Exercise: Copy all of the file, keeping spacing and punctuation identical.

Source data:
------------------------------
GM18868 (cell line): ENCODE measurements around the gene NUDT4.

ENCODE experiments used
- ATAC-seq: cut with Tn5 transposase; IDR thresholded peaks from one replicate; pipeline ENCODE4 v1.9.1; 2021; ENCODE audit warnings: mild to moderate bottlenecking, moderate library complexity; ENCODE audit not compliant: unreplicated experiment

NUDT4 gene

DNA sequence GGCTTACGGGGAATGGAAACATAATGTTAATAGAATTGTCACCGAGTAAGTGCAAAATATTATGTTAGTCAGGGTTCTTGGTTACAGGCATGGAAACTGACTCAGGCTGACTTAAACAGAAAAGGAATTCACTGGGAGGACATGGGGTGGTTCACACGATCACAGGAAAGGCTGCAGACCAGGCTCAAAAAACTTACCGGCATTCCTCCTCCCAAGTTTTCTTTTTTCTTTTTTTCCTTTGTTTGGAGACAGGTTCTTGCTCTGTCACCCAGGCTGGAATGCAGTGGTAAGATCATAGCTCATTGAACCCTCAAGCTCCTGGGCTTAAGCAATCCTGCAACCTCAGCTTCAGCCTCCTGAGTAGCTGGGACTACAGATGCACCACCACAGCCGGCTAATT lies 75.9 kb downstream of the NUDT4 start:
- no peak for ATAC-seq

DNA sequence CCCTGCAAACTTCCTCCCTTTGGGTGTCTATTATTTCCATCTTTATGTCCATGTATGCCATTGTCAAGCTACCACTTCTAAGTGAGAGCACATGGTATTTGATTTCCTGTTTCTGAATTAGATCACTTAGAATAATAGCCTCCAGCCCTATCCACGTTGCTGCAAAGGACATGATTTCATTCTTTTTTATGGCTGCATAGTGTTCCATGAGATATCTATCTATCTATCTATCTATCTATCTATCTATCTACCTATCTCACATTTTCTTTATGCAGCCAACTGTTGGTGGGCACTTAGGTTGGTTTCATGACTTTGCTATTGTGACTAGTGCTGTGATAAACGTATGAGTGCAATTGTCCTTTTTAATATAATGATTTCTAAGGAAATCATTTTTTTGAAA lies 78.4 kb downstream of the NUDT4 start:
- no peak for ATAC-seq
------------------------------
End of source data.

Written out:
GM18868 (cell line): ENCODE measurements around the gene NUDT4.

ENCODE experiments used
- ATAC-seq: cut with Tn5 transposase; IDR thresholded peaks from one replicate; pipeline ENCODE4 v1.9.1; 2021; ENCODE audit warnings: mild to moderate bottlenecking, moderate library complexity; ENCODE audit not compliant: unreplicated experiment

NUDT4 gene

DNA sequence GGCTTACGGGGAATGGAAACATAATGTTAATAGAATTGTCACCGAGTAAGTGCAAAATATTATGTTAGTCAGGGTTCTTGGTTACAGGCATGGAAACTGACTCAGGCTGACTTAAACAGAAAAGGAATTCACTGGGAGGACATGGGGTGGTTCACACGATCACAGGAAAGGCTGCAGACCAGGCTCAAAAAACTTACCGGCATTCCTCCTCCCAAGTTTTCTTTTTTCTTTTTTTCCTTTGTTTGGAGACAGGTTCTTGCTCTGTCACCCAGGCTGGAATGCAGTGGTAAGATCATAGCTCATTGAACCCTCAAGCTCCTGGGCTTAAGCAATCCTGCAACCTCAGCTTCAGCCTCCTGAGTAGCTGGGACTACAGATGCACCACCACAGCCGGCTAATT lies 75.9 kb downstream of the NUDT4 start:
- no peak for ATAC-seq

DNA sequence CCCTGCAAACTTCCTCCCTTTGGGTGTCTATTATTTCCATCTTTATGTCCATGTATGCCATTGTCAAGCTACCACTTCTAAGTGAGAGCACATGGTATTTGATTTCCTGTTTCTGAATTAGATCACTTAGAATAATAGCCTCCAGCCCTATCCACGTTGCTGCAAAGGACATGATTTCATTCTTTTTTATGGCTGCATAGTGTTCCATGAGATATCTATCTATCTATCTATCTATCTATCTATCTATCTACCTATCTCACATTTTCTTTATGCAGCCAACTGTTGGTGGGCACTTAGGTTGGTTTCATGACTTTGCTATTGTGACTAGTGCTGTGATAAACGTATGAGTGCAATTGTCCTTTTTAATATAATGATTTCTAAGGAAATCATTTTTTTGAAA lies 78.4 kb downstream of the NUDT4 start:
- no peak for ATAC-seq